Europe’s misplaced arrogance

Ahead of this month’s meeting of G20 finance ministers in Moscow, Europe is waving an admonishing finger at the United States, Japan and China. A very misplaced act, given the fact that the eurozone crisis is far from over.

Published on 15 July 2013 at 15:15

There looks to be no summer holidays in the plans for Europe’s finance ministers. Having just completed the Ecofin meeting, preparations are in full swing for their G20 summit gathering in Moscow on July 19-20, and policy initiatives to stimulate worldwide economic growth are at the top of the agenda.

Bloomberg News has acquired and published excerpts of a planning document for the meeting that was drawn up in the European Union. [[The documents adopt a remarkably aggressive tone towards the United States, Japan and China]]: “The absence of a credible budgetary recovery plan in the medium-term in the US forms a significant downward risk for global recovery”, warns the document, which also urges the US to “make progress in addressing the medium and long term fiscal challenges it is facing, and deal with the debt-ceiling issue”.

The EU shakes its finger

The EU document has the following message for Japan: “We expect that Japan will put in place a credible medium-term fiscal consolidation plan to address its possible spillover effects on the domestic and foreign financial systems from its policy program to end deflation.” According to the document, China for its part should “speed-up structural reforms” and bring its exchange rate in line with market reality.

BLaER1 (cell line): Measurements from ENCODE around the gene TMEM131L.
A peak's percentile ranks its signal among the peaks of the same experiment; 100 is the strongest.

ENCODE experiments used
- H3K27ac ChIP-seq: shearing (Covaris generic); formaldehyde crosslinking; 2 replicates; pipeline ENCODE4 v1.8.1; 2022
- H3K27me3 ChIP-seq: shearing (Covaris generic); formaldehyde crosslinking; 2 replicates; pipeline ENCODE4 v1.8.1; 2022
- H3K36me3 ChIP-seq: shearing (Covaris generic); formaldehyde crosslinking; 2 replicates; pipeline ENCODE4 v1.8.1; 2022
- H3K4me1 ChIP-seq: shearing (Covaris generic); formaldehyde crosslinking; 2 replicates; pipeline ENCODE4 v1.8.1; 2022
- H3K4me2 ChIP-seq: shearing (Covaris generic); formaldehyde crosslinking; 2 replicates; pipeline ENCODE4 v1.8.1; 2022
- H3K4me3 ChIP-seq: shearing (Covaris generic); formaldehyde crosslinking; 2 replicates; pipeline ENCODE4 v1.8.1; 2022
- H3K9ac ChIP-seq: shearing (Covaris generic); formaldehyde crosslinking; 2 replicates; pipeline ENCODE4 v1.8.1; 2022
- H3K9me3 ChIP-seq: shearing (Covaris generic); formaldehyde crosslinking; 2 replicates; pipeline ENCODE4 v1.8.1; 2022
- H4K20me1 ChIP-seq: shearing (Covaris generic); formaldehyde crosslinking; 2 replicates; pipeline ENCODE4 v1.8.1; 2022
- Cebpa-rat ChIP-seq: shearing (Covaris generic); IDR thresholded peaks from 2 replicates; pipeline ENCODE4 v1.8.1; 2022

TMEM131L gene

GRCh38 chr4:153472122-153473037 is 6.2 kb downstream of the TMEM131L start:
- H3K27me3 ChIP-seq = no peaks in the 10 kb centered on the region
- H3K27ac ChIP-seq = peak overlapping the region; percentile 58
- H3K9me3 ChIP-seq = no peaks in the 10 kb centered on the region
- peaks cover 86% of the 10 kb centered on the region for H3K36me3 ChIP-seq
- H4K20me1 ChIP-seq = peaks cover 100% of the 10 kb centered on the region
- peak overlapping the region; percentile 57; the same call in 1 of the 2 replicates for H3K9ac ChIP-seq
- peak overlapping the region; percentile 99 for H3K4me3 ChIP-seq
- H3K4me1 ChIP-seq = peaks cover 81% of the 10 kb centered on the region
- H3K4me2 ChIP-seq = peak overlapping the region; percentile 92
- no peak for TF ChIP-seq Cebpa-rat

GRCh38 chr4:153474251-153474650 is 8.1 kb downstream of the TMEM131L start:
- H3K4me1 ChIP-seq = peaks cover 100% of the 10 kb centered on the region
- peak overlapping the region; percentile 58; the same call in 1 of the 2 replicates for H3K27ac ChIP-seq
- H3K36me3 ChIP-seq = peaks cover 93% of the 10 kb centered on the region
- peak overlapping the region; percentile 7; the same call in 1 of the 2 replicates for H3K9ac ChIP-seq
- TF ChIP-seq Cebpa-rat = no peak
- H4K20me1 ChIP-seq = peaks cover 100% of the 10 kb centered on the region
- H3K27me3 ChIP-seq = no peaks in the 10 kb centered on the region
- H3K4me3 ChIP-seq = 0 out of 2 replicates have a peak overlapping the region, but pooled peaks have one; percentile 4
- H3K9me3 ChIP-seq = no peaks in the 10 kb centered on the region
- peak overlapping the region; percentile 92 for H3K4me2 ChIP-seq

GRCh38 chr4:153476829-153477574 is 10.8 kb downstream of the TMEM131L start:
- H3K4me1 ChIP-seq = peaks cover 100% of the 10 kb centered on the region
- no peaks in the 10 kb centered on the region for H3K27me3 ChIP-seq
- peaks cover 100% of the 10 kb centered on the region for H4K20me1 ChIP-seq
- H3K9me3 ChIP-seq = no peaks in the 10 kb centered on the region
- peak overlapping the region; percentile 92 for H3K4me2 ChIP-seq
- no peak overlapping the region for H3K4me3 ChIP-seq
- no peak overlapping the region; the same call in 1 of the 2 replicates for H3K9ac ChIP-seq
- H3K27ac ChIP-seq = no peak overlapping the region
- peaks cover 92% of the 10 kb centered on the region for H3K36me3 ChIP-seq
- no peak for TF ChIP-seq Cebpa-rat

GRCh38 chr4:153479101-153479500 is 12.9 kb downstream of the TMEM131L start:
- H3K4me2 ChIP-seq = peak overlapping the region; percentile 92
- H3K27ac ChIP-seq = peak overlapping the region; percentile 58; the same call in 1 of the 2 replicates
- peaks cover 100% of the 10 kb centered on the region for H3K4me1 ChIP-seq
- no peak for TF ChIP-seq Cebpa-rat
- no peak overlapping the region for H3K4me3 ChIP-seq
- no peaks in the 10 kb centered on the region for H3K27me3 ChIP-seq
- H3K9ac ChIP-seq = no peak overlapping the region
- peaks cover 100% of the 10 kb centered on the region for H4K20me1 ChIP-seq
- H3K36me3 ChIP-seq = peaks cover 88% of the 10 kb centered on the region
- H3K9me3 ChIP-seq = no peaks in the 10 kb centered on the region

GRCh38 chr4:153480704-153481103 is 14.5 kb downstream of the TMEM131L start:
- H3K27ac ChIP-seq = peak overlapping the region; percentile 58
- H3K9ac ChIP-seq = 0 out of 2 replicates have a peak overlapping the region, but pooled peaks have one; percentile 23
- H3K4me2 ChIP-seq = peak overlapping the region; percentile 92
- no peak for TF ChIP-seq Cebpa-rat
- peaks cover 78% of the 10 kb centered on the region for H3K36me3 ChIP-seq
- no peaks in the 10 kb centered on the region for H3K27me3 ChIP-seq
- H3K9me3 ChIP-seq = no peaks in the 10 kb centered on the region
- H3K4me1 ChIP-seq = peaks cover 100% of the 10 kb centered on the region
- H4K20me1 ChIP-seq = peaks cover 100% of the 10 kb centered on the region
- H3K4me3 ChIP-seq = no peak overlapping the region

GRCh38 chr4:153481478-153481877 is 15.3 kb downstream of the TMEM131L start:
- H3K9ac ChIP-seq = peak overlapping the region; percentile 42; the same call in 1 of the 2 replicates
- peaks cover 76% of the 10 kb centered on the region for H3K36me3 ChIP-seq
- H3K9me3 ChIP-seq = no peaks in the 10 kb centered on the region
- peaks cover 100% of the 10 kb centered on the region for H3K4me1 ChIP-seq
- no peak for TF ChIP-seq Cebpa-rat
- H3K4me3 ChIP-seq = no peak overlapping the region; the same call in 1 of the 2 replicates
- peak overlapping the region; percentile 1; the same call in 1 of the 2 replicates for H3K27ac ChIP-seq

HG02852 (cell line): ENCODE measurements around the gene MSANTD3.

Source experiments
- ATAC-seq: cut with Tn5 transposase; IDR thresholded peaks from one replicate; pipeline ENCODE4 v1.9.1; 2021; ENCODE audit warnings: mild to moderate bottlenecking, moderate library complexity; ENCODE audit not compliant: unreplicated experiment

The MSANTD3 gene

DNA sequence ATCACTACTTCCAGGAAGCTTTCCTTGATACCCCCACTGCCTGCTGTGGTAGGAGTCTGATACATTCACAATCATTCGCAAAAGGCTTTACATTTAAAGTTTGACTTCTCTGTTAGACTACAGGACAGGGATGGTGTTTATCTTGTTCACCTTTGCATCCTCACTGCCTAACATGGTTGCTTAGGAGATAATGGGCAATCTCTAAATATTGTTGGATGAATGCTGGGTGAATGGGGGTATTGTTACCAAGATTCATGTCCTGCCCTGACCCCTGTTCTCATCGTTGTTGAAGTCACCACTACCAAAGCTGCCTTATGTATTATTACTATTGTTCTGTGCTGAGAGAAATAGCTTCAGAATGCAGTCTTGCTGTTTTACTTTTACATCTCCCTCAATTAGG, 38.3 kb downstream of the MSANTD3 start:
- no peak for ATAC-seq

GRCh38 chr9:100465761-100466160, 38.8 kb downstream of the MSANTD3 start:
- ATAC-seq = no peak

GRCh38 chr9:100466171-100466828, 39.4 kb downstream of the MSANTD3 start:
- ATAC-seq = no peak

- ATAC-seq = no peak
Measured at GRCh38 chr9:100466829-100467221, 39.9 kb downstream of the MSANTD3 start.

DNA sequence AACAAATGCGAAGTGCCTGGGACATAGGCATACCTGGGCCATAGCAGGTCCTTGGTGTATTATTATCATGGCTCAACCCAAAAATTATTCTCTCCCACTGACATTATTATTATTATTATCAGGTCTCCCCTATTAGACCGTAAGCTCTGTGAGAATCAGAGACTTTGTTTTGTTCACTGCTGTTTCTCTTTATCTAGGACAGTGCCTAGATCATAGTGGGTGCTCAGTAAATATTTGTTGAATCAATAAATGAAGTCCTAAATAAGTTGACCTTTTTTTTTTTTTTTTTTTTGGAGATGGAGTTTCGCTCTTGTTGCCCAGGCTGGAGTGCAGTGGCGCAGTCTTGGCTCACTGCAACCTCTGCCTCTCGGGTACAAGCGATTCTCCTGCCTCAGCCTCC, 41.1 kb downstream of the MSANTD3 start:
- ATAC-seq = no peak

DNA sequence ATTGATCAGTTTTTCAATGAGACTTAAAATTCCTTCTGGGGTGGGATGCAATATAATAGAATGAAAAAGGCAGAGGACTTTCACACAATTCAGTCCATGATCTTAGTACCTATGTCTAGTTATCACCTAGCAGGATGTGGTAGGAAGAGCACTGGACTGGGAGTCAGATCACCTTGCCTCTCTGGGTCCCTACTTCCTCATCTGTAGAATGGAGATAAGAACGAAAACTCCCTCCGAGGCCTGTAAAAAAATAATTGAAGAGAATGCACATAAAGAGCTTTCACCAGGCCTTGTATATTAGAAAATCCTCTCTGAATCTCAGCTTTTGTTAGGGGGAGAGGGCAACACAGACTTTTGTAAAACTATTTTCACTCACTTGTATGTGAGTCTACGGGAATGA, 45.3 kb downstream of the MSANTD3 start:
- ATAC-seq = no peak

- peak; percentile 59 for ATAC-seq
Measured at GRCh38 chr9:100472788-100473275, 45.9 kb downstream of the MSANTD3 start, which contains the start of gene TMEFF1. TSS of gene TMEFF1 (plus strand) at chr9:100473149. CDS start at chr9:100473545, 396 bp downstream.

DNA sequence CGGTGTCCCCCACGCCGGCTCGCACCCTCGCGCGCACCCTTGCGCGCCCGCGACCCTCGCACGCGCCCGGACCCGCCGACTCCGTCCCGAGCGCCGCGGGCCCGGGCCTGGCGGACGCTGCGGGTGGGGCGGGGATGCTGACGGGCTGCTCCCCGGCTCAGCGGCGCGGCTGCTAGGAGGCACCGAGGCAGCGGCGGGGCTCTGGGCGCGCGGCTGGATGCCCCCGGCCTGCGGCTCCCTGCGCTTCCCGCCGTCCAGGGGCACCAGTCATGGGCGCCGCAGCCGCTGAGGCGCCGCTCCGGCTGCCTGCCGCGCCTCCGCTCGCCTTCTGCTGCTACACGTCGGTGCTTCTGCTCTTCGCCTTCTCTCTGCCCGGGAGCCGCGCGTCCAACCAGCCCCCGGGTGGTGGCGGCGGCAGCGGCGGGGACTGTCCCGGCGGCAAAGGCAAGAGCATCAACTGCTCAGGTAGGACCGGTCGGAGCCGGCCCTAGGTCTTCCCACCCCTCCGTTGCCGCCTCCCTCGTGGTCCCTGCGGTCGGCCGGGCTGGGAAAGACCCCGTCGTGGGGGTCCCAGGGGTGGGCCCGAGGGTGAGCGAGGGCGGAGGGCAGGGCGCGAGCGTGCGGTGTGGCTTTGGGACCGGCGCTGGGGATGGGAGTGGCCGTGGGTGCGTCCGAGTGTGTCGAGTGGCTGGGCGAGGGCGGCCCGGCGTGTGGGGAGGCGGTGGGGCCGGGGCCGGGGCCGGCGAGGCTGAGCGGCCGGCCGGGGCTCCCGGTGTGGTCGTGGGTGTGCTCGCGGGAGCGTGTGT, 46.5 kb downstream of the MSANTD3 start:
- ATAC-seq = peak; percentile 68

What we would give to be a fly on the wall in Moscow to witness the reprimanded countries’ response to the EU criticism. If the contentious document does indeed make it to the negotiating table, EU representatives should prepare themselves for a snide riposte. Despite the undeniable logic behind the recommendations made by the EU, the fact that Europe is doing the preaching is very odd.

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The euro crisis is far from over

French government officials in particular are proudly proclaiming that the euro crisis has come to an end. That, of course, is abject nonsense. Portugal, Greece and Cyprus are facing a social catastrophe, guaranteed to require additional help before the end of the year. The [Enrico] Letta government in Italy appears to be both crumbling and paralysed at the same time. The French government under President François Hollande is as vocal as it is passive. Banks in Spain are sitting on toxic portfolios, while the health of the financial sectors in France, Germany and the Netherlands still gives reason for concern.

Structural solutions for attacking the euro crisis are, in fact, far from operational. And to make matters worse, the European continent, with the exception of a few countries, is still seeking to tackle the problem with higher taxes and a hostile business climate. A greying population will cause to huge rise in costs and ever-greater budget deficits. It is not a smart move for Europe to read the riot act to others. One can only wonder whether the three other major powers will be content to dismiss the criticism, or whether their reaction will be more fierce.

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